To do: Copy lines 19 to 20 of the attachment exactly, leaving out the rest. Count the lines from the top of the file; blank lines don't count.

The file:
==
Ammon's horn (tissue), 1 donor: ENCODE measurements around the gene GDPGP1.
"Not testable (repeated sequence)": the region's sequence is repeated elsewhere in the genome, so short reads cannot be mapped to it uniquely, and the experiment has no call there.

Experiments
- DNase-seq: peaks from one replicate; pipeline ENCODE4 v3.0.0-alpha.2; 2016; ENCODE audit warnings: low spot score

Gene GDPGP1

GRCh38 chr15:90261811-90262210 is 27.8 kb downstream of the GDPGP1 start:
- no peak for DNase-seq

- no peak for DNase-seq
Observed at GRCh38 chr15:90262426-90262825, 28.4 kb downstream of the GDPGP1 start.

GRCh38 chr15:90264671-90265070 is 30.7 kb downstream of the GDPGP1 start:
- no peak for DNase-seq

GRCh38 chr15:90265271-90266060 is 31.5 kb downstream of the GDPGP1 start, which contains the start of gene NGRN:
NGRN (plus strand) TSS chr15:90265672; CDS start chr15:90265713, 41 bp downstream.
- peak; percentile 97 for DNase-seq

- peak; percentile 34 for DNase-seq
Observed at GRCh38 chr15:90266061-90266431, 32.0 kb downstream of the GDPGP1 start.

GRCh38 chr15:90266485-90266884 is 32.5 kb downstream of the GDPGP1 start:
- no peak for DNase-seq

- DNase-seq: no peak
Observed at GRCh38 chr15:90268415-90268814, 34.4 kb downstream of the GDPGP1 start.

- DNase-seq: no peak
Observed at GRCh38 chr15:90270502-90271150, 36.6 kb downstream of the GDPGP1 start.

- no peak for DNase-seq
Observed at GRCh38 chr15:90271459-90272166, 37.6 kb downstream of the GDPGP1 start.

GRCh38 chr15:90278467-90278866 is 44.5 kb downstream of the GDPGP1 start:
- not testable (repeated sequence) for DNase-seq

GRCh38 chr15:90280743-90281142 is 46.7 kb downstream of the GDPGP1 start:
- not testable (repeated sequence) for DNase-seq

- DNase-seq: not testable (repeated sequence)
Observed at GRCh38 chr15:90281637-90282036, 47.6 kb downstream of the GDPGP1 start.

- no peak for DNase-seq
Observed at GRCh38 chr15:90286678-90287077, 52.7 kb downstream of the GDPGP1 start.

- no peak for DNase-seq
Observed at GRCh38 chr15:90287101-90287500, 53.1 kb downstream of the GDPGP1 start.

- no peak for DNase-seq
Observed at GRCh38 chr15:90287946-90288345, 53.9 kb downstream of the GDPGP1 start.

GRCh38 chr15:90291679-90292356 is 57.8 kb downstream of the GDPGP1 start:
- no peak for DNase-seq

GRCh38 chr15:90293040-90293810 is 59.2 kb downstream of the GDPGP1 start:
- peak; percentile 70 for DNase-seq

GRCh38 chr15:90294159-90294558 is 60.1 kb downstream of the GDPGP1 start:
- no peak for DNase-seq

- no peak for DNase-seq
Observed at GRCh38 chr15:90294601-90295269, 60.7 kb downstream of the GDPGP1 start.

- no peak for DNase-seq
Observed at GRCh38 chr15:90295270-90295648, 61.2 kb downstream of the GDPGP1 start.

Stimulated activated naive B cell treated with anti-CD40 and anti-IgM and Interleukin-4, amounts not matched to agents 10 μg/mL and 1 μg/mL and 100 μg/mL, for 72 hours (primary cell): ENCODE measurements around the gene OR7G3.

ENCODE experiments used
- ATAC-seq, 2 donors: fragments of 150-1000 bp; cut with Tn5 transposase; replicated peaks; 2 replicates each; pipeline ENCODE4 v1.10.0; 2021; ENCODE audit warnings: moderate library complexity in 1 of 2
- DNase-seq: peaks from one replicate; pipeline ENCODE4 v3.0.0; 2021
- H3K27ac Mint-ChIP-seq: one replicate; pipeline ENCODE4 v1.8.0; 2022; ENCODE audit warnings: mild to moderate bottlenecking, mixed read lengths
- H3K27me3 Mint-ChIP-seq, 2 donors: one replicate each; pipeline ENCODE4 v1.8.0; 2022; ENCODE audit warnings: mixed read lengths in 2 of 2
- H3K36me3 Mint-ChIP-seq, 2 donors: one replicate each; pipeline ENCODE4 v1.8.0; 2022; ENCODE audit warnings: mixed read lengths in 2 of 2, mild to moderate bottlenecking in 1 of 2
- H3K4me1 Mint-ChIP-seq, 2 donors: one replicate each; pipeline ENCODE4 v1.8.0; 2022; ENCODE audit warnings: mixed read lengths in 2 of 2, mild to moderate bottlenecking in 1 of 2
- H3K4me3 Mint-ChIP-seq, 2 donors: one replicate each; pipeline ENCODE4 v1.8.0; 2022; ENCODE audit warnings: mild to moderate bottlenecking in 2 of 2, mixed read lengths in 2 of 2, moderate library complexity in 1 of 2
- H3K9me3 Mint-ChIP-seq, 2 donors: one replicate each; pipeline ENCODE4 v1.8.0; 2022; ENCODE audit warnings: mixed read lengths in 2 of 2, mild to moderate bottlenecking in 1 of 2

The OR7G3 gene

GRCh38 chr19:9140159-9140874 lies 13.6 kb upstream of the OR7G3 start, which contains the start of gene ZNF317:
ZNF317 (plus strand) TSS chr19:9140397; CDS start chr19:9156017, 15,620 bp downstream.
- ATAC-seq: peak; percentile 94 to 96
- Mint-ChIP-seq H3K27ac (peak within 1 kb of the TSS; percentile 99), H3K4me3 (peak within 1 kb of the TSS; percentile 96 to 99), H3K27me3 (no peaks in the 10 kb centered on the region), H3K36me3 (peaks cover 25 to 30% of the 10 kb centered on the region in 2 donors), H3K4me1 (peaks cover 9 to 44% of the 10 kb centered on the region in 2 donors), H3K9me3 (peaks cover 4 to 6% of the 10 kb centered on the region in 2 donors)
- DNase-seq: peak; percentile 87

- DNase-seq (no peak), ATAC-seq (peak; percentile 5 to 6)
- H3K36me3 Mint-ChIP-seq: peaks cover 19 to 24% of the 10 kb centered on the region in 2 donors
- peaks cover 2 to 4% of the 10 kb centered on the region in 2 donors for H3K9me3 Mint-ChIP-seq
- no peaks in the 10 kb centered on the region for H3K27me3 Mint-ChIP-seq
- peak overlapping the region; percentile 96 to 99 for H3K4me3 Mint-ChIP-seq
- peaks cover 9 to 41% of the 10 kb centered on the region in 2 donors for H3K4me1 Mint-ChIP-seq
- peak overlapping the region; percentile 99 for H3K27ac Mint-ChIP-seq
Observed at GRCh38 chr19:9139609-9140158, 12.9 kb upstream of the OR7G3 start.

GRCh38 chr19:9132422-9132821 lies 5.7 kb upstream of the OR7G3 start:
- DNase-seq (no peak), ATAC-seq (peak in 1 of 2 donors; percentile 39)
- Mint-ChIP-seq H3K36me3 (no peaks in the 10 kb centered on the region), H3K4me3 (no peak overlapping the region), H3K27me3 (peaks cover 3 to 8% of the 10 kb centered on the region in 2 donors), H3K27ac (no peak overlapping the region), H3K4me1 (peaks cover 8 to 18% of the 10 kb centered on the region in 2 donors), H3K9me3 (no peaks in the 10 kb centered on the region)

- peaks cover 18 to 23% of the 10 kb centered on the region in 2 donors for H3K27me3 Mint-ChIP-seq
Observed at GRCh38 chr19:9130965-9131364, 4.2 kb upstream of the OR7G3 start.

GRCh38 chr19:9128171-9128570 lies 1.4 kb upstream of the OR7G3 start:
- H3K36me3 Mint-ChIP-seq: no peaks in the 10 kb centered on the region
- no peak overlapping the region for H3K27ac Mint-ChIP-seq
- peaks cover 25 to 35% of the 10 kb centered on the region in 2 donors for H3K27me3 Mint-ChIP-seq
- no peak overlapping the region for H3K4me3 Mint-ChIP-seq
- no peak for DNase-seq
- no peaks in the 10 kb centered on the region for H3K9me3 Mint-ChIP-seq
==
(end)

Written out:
- DNase-seq: no peak
Observed at GRCh38 chr15:90268415-90268814, 34.4 kb downstream of the GDPGP1 start.